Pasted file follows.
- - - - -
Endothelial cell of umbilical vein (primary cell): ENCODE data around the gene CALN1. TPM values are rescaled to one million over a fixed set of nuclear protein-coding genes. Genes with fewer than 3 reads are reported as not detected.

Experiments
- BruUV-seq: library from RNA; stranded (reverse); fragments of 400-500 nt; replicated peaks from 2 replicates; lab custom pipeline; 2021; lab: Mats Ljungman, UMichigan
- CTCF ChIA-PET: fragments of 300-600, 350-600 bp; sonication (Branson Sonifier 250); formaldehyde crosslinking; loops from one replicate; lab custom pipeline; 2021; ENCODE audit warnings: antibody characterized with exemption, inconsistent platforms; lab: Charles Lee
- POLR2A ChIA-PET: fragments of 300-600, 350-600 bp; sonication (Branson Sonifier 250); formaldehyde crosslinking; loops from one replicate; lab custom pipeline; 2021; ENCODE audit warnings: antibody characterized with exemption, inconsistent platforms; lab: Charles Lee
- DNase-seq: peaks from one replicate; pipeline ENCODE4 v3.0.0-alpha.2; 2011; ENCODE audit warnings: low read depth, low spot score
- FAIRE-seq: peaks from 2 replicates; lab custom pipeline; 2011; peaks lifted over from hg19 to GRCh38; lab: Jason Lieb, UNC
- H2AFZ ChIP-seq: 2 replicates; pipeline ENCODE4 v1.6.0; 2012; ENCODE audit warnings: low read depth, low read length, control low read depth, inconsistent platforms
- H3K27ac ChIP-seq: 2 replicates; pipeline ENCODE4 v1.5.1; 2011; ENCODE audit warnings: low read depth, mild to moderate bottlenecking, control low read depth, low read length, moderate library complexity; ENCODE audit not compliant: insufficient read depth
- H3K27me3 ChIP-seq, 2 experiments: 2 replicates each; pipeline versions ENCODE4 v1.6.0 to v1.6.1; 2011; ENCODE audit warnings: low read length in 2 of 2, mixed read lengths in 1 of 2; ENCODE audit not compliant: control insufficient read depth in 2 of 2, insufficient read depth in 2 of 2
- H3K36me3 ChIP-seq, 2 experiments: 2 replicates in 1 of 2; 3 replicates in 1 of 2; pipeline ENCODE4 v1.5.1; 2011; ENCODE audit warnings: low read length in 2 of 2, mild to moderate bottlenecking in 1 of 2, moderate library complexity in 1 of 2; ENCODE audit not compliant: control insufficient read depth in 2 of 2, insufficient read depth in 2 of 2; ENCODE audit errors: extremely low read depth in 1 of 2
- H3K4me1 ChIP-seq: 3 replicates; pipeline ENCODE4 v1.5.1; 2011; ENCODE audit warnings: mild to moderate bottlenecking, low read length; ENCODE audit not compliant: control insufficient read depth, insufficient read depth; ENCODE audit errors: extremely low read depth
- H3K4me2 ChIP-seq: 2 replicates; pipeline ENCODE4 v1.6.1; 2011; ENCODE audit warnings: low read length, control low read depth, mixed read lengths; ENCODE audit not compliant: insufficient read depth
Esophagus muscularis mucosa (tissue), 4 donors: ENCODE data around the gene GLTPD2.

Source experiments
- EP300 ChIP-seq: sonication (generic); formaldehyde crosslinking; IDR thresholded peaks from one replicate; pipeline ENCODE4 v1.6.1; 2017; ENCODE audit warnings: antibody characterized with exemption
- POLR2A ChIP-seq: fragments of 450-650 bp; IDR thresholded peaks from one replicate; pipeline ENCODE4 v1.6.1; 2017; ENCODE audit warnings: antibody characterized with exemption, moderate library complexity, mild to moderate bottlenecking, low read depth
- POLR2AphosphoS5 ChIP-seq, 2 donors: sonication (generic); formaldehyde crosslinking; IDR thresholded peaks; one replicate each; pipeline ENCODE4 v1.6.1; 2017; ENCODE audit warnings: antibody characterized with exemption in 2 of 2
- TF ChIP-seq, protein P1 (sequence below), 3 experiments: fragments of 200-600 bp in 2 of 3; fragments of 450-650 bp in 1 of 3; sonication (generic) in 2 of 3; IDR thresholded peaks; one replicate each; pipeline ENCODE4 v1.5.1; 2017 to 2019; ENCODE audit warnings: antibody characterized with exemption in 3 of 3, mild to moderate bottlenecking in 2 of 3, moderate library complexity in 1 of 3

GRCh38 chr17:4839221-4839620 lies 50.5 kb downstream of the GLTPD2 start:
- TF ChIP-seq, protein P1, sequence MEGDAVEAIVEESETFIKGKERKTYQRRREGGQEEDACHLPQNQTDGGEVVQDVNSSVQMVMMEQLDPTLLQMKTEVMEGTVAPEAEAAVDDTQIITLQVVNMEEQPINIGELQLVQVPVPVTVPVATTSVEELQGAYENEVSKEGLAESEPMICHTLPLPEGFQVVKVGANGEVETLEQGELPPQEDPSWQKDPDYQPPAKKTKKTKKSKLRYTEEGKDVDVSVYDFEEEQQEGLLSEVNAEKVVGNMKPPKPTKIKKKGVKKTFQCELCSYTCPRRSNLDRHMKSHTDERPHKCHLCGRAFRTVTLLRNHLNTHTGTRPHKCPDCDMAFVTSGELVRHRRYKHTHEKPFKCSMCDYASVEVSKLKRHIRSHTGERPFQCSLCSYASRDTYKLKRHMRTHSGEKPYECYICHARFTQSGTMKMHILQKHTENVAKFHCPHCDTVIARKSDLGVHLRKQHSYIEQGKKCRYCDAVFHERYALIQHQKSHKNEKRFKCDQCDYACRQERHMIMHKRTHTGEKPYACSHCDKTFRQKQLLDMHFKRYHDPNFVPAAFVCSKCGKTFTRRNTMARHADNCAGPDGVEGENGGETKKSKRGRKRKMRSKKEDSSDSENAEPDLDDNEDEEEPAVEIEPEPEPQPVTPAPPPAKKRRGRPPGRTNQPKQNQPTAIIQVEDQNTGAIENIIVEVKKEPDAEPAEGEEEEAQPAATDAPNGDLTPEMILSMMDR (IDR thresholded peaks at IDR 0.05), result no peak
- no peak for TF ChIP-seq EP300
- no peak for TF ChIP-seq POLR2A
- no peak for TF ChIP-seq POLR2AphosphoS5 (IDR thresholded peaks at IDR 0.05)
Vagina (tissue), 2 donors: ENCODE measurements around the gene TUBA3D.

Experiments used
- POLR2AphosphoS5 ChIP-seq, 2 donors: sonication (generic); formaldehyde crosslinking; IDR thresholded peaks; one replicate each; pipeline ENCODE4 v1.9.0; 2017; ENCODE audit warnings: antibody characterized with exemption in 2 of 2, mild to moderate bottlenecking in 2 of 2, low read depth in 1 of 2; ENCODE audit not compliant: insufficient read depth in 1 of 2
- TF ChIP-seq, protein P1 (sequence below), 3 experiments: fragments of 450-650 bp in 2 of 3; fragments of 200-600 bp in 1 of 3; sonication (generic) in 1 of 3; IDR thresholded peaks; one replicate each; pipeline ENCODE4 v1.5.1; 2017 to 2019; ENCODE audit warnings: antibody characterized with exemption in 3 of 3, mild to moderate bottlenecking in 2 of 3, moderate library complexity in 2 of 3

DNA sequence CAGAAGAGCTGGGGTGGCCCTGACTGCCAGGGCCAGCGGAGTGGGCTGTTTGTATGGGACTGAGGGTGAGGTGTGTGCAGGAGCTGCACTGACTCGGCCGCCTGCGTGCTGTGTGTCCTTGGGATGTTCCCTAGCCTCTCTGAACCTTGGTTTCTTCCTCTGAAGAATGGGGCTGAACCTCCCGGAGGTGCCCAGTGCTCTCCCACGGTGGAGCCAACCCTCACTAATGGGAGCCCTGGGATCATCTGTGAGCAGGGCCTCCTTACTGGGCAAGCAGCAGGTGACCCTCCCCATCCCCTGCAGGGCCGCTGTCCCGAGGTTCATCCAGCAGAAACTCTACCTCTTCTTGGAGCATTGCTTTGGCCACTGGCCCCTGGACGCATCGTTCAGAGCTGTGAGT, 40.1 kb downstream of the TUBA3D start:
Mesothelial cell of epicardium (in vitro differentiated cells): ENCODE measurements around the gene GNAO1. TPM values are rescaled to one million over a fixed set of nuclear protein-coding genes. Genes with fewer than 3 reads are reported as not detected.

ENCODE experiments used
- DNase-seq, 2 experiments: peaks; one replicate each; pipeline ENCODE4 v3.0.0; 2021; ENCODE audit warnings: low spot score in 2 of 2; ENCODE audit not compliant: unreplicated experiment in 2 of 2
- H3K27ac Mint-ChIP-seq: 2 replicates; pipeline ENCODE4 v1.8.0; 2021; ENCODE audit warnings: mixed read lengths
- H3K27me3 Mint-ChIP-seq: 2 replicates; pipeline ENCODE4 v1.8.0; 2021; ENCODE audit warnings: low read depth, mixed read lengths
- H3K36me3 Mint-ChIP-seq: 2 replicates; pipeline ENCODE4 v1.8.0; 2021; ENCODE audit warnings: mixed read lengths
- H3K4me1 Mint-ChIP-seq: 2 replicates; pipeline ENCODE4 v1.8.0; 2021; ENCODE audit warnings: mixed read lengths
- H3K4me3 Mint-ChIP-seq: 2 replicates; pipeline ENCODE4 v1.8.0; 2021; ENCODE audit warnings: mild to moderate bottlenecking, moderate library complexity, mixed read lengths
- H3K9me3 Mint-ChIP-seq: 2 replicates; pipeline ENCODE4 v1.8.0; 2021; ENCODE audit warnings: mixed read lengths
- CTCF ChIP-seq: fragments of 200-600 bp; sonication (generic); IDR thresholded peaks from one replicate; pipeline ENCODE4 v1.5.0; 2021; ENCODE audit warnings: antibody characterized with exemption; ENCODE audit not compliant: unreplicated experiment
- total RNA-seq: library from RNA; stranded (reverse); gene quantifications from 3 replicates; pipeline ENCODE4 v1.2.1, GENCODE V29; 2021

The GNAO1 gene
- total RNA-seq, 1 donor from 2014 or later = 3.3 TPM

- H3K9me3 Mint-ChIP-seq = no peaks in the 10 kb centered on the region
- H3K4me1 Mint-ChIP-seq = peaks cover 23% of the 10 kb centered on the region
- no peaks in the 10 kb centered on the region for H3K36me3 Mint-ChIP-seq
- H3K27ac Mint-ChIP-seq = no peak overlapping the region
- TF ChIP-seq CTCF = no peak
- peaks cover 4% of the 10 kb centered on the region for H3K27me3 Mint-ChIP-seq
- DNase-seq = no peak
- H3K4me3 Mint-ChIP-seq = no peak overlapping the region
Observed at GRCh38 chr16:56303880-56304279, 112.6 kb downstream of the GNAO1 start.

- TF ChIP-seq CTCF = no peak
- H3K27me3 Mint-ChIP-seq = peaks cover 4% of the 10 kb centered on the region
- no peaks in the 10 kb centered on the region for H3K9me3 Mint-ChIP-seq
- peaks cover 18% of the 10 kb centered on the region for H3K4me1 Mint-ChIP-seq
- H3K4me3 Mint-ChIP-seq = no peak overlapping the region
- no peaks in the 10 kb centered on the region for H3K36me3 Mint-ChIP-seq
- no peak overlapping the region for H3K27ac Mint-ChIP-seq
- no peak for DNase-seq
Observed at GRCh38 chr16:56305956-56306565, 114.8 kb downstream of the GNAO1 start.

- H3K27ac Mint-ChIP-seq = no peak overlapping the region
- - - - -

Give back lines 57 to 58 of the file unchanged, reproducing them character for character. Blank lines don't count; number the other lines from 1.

- no peaks in the 10 kb centered on the region for H3K36me3 Mint-ChIP-seq
- no peak overlapping the region for H3K27ac Mint-ChIP-seq